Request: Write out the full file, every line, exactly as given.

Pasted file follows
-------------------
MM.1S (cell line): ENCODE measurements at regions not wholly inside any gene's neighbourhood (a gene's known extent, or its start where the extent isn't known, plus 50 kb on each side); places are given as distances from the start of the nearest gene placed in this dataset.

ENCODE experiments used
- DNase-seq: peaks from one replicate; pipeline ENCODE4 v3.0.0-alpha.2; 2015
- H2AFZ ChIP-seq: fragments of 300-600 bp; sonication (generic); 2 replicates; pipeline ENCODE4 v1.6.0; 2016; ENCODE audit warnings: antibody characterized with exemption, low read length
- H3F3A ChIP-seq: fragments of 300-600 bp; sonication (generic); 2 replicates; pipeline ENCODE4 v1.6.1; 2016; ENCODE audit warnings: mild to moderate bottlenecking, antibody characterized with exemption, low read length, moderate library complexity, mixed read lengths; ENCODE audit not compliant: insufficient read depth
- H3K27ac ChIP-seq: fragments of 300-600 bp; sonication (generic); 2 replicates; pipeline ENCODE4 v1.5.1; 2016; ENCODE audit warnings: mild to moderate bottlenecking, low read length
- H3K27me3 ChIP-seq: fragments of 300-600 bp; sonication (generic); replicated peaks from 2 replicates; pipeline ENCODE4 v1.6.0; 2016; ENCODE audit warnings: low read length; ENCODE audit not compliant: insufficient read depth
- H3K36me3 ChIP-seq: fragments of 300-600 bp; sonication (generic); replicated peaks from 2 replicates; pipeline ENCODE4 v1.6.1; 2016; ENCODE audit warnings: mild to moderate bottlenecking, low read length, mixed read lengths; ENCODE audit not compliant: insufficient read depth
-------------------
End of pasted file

MM.1S (cell line): ENCODE measurements at regions not wholly inside any gene's neighbourhood (a gene's known extent, or its start where the extent isn't known, plus 50 kb on each side); places are given as distances from the start of the nearest gene placed in this dataset.

ENCODE experiments used
- DNase-seq: peaks from one replicate; pipeline ENCODE4 v3.0.0-alpha.2; 2015
- H2AFZ ChIP-seq: fragments of 300-600 bp; sonication (generic); 2 replicates; pipeline ENCODE4 v1.6.0; 2016; ENCODE audit warnings: antibody characterized with exemption, low read length
- H3F3A ChIP-seq: fragments of 300-600 bp; sonication (generic); 2 replicates; pipeline ENCODE4 v1.6.1; 2016; ENCODE audit warnings: mild to moderate bottlenecking, antibody characterized with exemption, low read length, moderate library complexity, mixed read lengths; ENCODE audit not compliant: insufficient read depth
- H3K27ac ChIP-seq: fragments of 300-600 bp; sonication (generic); 2 replicates; pipeline ENCODE4 v1.5.1; 2016; ENCODE audit warnings: mild to moderate bottlenecking, low read length
- H3K27me3 ChIP-seq: fragments of 300-600 bp; sonication (generic); replicated peaks from 2 replicates; pipeline ENCODE4 v1.6.0; 2016; ENCODE audit warnings: low read length; ENCODE audit not compliant: insufficient read depth
- H3K36me3 ChIP-seq: fragments of 300-600 bp; sonication (generic); replicated peaks from 2 replicates; pipeline ENCODE4 v1.6.1; 2016; ENCODE audit warnings: mild to moderate bottlenecking, low read length, mixed read lengths; ENCODE audit not compliant: insufficient read depth